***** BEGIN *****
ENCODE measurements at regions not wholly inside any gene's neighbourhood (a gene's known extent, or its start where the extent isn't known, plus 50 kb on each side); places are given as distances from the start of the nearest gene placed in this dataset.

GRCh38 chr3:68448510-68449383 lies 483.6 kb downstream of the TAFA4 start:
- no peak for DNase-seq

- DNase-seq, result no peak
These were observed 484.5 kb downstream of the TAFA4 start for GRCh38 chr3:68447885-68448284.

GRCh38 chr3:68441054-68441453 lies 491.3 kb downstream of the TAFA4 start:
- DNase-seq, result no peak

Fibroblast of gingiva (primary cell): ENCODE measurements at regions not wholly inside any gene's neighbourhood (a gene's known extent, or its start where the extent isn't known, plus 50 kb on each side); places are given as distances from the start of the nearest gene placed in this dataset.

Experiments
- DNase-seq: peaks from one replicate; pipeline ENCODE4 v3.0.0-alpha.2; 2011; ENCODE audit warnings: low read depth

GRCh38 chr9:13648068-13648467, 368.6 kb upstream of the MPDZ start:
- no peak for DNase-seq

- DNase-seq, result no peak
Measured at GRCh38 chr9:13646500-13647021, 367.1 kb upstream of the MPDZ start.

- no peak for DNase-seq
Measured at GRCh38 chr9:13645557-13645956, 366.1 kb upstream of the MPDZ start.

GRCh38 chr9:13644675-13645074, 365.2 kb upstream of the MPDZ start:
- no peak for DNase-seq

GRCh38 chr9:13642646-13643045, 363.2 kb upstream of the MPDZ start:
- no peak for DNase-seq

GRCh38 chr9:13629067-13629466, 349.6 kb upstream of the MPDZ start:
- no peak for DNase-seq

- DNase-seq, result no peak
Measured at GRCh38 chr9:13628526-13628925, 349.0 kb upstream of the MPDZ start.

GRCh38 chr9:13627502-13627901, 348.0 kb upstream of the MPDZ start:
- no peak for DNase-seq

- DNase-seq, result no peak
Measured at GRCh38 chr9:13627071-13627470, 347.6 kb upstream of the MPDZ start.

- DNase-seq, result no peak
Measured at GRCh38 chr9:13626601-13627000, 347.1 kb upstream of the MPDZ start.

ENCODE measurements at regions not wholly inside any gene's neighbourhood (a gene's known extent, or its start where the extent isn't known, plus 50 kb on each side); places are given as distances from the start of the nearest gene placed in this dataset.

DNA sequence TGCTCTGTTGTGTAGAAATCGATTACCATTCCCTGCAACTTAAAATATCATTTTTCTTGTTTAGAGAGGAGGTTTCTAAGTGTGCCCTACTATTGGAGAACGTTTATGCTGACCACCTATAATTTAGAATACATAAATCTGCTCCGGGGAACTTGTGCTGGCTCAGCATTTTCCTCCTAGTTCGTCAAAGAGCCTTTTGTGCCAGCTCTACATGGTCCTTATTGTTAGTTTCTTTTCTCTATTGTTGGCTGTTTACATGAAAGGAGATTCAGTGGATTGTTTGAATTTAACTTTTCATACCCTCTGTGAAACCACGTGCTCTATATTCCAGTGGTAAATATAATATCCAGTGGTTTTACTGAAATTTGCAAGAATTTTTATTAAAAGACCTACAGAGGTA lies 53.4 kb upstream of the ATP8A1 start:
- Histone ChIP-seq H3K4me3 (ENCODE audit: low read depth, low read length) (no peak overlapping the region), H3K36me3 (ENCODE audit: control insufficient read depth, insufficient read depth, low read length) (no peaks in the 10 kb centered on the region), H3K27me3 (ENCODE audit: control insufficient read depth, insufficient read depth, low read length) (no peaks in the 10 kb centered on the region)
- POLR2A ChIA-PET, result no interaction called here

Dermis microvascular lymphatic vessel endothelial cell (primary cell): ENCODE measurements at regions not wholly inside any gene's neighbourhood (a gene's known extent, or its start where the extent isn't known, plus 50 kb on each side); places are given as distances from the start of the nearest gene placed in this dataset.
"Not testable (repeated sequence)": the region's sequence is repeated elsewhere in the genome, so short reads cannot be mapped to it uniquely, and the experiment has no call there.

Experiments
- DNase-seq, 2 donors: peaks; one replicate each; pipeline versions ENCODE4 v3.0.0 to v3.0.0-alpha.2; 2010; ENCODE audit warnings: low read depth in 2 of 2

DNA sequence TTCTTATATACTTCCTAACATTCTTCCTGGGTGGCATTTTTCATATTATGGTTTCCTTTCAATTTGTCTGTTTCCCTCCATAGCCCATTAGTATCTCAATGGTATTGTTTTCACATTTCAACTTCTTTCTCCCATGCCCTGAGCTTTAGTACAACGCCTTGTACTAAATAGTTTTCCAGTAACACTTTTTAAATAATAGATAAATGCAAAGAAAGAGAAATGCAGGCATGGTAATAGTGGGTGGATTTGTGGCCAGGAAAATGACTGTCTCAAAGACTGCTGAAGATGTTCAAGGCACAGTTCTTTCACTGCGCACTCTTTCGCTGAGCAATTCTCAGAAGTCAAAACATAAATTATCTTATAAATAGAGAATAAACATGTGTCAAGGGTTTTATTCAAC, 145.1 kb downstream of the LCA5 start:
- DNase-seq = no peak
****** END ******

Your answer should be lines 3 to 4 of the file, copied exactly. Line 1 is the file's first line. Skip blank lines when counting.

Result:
- no peak for DNase-seq

- DNase-seq, result no peak